BioNTech tackles malaria with an RNA vaccine



Posted on Jul 26, 2021, 6:57 PMUpdated Jul 26, 2021, 6:58 PM

The speed of development of vaccines against Covid-19 could well give a boost to research on other diseases, such as malaria. Eager to use its innovative technology on multiple fronts, BioNtech is embarking on the development of a vaccine against this scourge which is particularly rampant on the African continent. And the German laboratory logically intends to use messenger RNA, which has been proven against the coronavirus.

The successful development of such a serum, whose clinical trial of the first vaccine candidate is scheduled for the end of 2022, would mark a “historic turning point”, welcomed the World Health Organization (WHO). The WHO recorded in 2019 some 229 million cases of malaria in the world, causing 400,000 deaths per year, two thirds of which are African children under the age of five.

“Sustainable solutions”

In addition to the development of a “safe and effective” messenger RNA vaccine, the laboratory wishes to set up “sustainable solutions for the production and supply” of this serum on the African continent. An objective that can only be achieved with the help of several actors.

BioNtech is part of the “EradicateMalaria” initiative, led by the kENUP Foundation, to accelerate the eradication of malaria. A project supported by the WHO, the European Commission and the Bill and Melinda Gates Foundation in particular.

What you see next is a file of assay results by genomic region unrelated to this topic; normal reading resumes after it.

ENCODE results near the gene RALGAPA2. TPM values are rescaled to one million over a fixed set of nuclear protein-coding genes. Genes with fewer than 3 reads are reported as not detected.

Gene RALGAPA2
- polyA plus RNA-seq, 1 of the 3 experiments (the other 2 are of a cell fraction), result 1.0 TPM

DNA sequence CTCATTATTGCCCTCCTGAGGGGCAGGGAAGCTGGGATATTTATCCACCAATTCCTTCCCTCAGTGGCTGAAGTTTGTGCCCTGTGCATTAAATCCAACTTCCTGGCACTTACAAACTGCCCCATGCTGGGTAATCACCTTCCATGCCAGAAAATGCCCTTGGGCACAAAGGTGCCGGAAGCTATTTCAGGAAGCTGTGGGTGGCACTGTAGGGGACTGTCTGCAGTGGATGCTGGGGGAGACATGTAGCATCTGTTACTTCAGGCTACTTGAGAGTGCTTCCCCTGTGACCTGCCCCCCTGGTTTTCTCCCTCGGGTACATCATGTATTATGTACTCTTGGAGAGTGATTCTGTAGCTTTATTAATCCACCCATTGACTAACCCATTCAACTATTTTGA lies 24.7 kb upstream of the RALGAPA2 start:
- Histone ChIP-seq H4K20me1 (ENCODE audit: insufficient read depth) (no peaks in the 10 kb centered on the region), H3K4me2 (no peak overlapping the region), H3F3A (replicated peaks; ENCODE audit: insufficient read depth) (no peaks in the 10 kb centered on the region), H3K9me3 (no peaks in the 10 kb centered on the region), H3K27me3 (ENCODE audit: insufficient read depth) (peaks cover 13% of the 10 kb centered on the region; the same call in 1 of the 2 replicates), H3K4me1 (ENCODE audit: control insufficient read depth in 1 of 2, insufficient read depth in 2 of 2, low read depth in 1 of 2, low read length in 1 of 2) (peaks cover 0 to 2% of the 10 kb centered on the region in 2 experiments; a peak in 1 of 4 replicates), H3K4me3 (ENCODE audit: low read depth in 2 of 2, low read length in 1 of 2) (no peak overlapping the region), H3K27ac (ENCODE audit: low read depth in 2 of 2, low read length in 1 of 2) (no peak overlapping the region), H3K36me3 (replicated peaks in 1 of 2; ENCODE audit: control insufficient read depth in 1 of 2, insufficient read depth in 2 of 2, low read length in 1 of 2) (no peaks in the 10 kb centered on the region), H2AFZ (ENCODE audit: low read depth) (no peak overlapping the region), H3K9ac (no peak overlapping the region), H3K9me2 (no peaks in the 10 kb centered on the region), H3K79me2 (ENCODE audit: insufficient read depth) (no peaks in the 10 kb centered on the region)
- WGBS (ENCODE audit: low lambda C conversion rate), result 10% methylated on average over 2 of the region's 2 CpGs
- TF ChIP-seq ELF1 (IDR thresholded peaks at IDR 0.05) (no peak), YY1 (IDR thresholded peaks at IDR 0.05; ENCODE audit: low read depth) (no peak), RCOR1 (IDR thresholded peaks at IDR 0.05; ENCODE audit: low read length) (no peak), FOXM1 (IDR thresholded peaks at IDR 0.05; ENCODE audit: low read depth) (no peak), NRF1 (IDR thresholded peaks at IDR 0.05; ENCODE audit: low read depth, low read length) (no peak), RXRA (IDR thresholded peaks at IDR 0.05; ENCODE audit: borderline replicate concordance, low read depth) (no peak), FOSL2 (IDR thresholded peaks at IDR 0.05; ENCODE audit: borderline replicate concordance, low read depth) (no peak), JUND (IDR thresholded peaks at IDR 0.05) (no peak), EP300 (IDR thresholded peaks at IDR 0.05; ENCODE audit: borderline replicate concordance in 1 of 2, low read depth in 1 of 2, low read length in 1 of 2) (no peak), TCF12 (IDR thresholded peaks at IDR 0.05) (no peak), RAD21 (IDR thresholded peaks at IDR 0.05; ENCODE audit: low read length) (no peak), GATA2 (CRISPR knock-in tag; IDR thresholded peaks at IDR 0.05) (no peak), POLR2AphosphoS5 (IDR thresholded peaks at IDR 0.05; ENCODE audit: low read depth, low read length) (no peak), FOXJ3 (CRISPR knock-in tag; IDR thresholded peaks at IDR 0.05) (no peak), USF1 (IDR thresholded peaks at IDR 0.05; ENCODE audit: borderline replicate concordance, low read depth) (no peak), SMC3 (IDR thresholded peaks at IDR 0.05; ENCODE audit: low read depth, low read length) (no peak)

“The response to the pandemic has shown that science and innovation can transform people’s lives when all key stakeholders work together towards a common goal,” explained Professor Doctor Ugur Sahin, CEO and co-founder of BioNTech at a press conference. “We are committed to bringing our innovations to those who need them most,” he continued.

“Our efforts will include cutting-edge research and innovation, significant investments in vaccine development, establishment of manufacturing facilities and the transfer of manufacturing expertise to production sites on the African continent and wherever this is necessary, ”said the professor, who has formalized in recent days an agreement with a South African laboratory for local production of the Covid vaccine for the continent.

Oxford as a rival

For the moment, no details on the amount of investments that will require this project have been revealed. To tell the truth, the budget is no longer a problem for society, since the “treasure” recovered in the fight against Covid allows it to invest this year no less than 850 million euros in research.

BioNTech believes that it will have to develop a good twenty vaccines to detect the most effective and launch the testing phase. The German biotech will have to face competition from the University of Oxford, which has developed a vaccine candidate that is 77% effective against contamination during a test carried out on 450 children in Burkina-Faso. The English product must now be tested on 4,800 children.

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